He said most anti-virus programs are of marginal use against some of these sophisticated attacks, so the best answer is to avoid clicking questionable URLs or opening attachments that may be infected. Consumer should also diligently install the newest patches and updates for their anti-virus programs, and frequently back up their files and folders on an external storage device.
2. Mobile Payments
Mobile payment systems are a relatively new frontier for both consumers and criminals, but it’s a veritable goldmine for the hacker who figures out how to scam the system.
“Many of the concerns expressed about mobile payments are overblown. The James-Bond-esque stealing of wireless data as it transmits between phones and payment terminals is – while technically possible – pretty unrealistic,” said consumer protection expert Bob Sullivan. “The real concerns I have about mobile involve consumers getting used to a whole new way of paying for things, which always opens the door for confusion and scams.”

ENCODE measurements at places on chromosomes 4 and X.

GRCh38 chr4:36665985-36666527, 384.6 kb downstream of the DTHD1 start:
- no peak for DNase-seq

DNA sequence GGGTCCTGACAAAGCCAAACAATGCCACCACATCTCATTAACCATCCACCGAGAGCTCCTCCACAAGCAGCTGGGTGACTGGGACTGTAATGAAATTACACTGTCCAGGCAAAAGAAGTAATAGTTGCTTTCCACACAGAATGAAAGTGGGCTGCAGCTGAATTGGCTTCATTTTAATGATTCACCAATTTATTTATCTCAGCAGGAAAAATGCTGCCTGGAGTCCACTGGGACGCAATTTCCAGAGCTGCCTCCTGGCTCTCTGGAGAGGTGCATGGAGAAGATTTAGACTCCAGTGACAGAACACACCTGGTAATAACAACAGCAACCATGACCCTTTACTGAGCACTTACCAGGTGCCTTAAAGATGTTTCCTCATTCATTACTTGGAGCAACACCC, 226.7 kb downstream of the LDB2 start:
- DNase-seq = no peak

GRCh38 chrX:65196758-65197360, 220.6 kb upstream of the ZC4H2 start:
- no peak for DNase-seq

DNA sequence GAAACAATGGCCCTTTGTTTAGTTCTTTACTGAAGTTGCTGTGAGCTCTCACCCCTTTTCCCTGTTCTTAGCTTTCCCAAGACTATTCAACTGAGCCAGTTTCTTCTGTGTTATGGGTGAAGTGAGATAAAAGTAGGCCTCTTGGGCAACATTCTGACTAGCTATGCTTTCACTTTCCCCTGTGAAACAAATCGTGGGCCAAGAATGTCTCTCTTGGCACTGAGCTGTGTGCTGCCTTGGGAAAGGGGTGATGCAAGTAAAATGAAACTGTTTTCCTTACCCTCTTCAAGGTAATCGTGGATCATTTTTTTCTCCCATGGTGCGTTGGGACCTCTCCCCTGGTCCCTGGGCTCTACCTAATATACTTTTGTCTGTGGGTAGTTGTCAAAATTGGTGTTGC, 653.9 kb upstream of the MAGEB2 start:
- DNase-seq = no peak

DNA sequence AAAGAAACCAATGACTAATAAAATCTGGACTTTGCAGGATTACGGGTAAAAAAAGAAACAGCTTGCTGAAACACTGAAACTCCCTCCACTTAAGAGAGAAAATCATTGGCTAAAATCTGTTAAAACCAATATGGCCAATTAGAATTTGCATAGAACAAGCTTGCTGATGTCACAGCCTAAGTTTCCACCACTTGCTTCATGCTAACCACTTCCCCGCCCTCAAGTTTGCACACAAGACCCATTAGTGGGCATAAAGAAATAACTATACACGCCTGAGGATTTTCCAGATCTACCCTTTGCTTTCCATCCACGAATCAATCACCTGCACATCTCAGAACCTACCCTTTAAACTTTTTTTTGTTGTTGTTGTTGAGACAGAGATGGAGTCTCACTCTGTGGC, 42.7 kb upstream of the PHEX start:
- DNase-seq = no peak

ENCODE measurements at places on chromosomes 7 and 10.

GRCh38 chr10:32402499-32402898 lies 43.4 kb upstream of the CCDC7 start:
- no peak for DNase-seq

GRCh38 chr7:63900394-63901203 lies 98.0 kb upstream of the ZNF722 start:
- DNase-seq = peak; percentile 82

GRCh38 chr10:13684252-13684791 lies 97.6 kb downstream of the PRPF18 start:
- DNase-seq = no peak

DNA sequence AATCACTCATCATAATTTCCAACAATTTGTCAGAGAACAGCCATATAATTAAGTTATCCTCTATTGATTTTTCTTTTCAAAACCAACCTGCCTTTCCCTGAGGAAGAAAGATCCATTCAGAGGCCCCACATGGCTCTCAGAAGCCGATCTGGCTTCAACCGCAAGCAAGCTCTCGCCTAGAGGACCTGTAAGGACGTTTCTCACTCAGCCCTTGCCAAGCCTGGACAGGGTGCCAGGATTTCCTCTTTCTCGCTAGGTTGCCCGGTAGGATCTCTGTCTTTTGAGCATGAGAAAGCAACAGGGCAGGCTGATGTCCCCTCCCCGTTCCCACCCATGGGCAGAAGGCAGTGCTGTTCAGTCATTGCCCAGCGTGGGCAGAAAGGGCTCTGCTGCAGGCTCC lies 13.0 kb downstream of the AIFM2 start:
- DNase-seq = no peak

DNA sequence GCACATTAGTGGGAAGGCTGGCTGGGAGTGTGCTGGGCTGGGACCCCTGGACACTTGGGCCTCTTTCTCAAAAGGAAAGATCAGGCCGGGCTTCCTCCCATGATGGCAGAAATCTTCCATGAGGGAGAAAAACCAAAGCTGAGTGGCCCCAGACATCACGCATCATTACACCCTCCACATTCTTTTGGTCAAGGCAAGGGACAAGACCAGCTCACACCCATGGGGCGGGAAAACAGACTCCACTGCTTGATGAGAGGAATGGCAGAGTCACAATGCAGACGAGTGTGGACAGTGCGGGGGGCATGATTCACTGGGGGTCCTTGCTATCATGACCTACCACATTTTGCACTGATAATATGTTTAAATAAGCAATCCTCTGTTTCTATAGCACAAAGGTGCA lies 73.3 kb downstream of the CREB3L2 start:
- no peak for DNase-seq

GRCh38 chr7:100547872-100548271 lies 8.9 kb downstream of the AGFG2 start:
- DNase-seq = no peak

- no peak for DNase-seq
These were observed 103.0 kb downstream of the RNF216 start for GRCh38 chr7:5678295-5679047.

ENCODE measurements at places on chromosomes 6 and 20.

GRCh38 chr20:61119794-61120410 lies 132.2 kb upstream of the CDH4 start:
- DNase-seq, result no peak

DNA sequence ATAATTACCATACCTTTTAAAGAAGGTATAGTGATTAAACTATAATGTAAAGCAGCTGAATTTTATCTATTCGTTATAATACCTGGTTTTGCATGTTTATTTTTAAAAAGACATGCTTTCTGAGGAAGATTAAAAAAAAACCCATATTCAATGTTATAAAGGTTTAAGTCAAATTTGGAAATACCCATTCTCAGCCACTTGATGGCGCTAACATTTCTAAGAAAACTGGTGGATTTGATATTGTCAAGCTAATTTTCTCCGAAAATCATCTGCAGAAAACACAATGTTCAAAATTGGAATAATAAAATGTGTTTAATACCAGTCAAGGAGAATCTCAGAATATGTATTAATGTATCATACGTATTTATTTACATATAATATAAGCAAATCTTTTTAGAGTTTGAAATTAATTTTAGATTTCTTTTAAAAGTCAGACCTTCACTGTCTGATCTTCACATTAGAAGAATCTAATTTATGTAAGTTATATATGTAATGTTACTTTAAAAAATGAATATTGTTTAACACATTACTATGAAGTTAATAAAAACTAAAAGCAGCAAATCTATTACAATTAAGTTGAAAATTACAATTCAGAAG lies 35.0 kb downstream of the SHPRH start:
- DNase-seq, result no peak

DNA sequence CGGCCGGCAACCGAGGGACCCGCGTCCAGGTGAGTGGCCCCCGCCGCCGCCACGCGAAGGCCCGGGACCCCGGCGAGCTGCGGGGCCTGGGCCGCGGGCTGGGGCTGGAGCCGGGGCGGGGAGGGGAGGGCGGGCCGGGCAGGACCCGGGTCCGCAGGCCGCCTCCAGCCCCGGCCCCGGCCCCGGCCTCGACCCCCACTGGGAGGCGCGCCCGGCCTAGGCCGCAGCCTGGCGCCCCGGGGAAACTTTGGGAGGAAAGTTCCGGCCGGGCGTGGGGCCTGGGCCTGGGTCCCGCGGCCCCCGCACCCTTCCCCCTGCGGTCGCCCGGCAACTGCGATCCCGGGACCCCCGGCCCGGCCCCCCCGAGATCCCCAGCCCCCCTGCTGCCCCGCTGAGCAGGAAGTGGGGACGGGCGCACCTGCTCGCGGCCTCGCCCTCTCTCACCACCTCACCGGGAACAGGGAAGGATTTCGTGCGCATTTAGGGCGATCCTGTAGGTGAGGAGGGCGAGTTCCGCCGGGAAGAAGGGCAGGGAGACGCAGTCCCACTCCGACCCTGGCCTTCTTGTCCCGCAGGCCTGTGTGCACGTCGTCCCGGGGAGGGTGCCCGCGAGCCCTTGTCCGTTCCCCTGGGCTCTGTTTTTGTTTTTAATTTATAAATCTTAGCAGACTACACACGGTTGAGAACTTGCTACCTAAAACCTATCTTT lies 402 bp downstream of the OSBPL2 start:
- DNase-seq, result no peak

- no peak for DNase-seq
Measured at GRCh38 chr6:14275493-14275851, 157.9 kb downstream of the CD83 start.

Sullivan said the most likely problem will be consumers downloading what look like payment apps to their phones – and ending up with viruses that steal money instead.
Indeed, it seems that the easiest way to trick a consumer into transmitting their payment information is by creating fake payment apps. If a crook can get you to give out your information willingly, it’s a heck of a lot easier than stealing it.
And if you get used to paying for things by showing your phone, or having it scanned, or whatever the latest method will be, you might find yourself less worried about security.
Don’t be. It’s still your private financial information. Or, it was, until you handed it over to a huckster.
Stay vigilant, and don’t download every app that gives you a warm greeting.
And be sure you know where your phone is, and set up a solid password, otherwise anyone who gets their hands on your phone can go on a shopping spree.
3. Credit card chips